When negotiating the sale of a bank, the buyers and sellers often engage in a kabuki dance over the indemnification provisions of the agreement. What should you expect as a buyer or a seller when it comes to these terms?
We sat down with Community Bankers of Iowa CEO, Dave Caris, to have a conversation about the Iowa tax reform bill and its impact on banks, credit unions and the state of Iowa generally, as well as its likelihood of success in the Iowa legislature.
Succession planning is an often overlooked part of your bank’s overall strategic planning process.
Shareholder value in a bank is enhanced when the individuals who manage and operate the bank have an incentive to maximize profitability.
Last week we talked about a unique bidding process, which ended up being a success for the selling bank. This week we will look at an example of how not to conduct an auction.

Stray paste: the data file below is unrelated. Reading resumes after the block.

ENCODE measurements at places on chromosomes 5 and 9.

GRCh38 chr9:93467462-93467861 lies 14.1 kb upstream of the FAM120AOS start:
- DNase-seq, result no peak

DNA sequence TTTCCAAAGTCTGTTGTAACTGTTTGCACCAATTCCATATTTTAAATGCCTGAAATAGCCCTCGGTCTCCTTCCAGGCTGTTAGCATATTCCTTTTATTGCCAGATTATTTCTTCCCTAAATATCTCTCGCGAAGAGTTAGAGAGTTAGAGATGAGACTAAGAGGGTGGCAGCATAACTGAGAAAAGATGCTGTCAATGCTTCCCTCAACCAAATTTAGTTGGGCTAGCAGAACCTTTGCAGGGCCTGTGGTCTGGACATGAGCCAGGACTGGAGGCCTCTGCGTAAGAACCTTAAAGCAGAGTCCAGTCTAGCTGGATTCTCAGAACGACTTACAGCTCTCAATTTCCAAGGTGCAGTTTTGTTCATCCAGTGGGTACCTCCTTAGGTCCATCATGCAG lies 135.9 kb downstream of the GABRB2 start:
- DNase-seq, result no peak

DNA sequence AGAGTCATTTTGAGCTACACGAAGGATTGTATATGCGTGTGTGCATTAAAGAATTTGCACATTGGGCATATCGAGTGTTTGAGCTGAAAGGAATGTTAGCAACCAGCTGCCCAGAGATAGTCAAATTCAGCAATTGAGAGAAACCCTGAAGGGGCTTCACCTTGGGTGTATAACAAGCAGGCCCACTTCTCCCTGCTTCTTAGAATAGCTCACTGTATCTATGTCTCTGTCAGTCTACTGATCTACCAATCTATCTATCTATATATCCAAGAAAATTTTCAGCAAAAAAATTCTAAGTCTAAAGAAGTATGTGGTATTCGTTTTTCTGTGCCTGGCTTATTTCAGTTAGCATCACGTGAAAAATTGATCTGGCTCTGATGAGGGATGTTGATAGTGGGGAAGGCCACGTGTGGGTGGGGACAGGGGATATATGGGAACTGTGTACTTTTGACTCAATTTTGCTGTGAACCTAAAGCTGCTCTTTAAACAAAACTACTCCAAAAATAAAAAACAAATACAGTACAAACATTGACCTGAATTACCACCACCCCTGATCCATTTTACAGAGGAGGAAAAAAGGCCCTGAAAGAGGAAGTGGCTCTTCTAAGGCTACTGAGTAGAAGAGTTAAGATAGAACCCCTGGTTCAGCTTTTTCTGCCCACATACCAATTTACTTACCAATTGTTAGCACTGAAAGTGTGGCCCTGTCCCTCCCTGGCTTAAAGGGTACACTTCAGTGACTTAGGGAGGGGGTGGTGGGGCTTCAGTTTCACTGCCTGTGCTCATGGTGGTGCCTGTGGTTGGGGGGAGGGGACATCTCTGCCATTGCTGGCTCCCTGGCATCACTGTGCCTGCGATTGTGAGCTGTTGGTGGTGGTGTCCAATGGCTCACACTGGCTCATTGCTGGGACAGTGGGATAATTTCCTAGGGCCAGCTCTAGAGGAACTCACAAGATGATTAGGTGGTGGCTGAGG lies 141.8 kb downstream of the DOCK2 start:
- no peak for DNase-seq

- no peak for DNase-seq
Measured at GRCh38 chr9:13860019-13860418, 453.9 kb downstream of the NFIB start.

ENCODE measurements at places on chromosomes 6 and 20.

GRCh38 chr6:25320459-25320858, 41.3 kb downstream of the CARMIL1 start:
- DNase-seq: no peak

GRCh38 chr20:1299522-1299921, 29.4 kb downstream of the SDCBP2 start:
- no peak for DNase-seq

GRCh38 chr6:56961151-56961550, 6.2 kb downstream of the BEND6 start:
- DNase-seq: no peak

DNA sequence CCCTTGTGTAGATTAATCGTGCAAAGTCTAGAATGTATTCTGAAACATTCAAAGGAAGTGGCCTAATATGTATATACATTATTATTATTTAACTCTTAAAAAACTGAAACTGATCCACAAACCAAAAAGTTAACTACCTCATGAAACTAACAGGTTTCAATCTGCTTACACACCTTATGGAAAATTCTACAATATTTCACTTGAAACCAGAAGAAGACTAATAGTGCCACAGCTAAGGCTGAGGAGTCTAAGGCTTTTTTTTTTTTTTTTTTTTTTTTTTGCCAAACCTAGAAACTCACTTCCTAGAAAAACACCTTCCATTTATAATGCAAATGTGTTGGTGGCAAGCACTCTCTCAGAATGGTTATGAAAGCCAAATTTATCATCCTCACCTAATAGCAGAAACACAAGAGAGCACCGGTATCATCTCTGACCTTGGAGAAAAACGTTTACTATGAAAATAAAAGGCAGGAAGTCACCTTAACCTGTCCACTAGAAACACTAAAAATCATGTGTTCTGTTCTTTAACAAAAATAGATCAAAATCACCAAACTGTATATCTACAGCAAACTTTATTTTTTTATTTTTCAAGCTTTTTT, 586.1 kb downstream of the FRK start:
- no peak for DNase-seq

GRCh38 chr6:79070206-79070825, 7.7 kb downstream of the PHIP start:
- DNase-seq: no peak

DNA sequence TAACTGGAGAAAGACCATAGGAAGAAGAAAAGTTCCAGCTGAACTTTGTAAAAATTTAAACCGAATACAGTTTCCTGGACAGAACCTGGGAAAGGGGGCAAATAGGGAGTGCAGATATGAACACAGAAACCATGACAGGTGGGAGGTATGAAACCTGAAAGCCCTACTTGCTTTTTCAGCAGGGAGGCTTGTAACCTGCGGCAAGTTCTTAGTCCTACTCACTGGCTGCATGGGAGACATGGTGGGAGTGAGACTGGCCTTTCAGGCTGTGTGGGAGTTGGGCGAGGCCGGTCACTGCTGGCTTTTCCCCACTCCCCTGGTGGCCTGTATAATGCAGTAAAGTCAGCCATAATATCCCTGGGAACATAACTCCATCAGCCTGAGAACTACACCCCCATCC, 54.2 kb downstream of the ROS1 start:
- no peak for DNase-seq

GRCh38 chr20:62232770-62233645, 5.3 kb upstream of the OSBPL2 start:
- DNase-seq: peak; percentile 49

The twin pressures of succession planning and increased regulatory burdens have caused many bank owners to consider selling their banks. What is the best way to sell your bank?
Most bank acquisitions start with a conversation and proceed to a letter of intent before the binding definitive purchase agreement is signed. Is a letter of intent necessary? Probably.
There are some key concerns to consider when drafting the indemnification section in an acquisition agreement.
Directors owe these fiduciary duties to the corporation: care, loyalty, good faith, compliance and oversight.